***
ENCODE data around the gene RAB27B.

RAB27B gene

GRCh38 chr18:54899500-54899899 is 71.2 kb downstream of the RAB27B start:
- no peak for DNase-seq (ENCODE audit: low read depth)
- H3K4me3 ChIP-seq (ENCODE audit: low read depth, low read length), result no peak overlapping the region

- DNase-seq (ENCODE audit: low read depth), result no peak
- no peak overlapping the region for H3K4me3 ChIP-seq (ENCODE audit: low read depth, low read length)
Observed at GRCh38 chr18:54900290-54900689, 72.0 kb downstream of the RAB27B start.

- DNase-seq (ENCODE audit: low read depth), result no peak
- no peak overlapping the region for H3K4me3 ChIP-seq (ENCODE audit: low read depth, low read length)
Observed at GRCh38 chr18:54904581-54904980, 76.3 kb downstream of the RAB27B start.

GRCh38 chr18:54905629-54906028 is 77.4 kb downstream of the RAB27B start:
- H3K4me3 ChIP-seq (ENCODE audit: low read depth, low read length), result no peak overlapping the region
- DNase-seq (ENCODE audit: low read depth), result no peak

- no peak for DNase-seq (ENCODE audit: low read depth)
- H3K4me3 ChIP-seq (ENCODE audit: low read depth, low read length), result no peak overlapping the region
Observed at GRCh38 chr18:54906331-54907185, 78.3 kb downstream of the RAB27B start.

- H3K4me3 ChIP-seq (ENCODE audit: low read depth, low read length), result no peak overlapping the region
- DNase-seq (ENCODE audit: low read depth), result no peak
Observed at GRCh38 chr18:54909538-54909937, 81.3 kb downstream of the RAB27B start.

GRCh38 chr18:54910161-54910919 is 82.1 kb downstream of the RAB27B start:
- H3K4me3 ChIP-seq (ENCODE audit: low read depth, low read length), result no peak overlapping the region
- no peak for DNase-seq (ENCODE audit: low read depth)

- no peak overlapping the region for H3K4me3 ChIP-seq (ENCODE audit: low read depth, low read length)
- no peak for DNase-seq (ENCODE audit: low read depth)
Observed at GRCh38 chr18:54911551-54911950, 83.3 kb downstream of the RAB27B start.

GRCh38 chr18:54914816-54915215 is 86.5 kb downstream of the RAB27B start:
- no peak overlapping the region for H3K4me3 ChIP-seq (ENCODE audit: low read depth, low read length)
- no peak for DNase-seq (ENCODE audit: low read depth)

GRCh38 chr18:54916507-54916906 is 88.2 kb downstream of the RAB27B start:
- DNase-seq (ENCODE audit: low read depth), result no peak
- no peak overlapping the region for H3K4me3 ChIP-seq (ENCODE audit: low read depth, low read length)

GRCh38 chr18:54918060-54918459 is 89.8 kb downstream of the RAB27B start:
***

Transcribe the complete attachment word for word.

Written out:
ENCODE data around the gene RAB27B.

RAB27B gene

GRCh38 chr18:54899500-54899899 is 71.2 kb downstream of the RAB27B start:
- no peak for DNase-seq (ENCODE audit: low read depth)
- H3K4me3 ChIP-seq (ENCODE audit: low read depth, low read length), result no peak overlapping the region

- DNase-seq (ENCODE audit: low read depth), result no peak
- no peak overlapping the region for H3K4me3 ChIP-seq (ENCODE audit: low read depth, low read length)
Observed at GRCh38 chr18:54900290-54900689, 72.0 kb downstream of the RAB27B start.

- DNase-seq (ENCODE audit: low read depth), result no peak
- no peak overlapping the region for H3K4me3 ChIP-seq (ENCODE audit: low read depth, low read length)
Observed at GRCh38 chr18:54904581-54904980, 76.3 kb downstream of the RAB27B start.

GRCh38 chr18:54905629-54906028 is 77.4 kb downstream of the RAB27B start:
- H3K4me3 ChIP-seq (ENCODE audit: low read depth, low read length), result no peak overlapping the region
- DNase-seq (ENCODE audit: low read depth), result no peak

- no peak for DNase-seq (ENCODE audit: low read depth)
- H3K4me3 ChIP-seq (ENCODE audit: low read depth, low read length), result no peak overlapping the region
Observed at GRCh38 chr18:54906331-54907185, 78.3 kb downstream of the RAB27B start.

- H3K4me3 ChIP-seq (ENCODE audit: low read depth, low read length), result no peak overlapping the region
- DNase-seq (ENCODE audit: low read depth), result no peak
Observed at GRCh38 chr18:54909538-54909937, 81.3 kb downstream of the RAB27B start.

GRCh38 chr18:54910161-54910919 is 82.1 kb downstream of the RAB27B start:
- H3K4me3 ChIP-seq (ENCODE audit: low read depth, low read length), result no peak overlapping the region
- no peak for DNase-seq (ENCODE audit: low read depth)

- no peak overlapping the region for H3K4me3 ChIP-seq (ENCODE audit: low read depth, low read length)
- no peak for DNase-seq (ENCODE audit: low read depth)
Observed at GRCh38 chr18:54911551-54911950, 83.3 kb downstream of the RAB27B start.

GRCh38 chr18:54914816-54915215 is 86.5 kb downstream of the RAB27B start:
- no peak overlapping the region for H3K4me3 ChIP-seq (ENCODE audit: low read depth, low read length)
- no peak for DNase-seq (ENCODE audit: low read depth)

GRCh38 chr18:54916507-54916906 is 88.2 kb downstream of the RAB27B start:
- DNase-seq (ENCODE audit: low read depth), result no peak
- no peak overlapping the region for H3K4me3 ChIP-seq (ENCODE audit: low read depth, low read length)

GRCh38 chr18:54918060-54918459 is 89.8 kb downstream of the RAB27B start: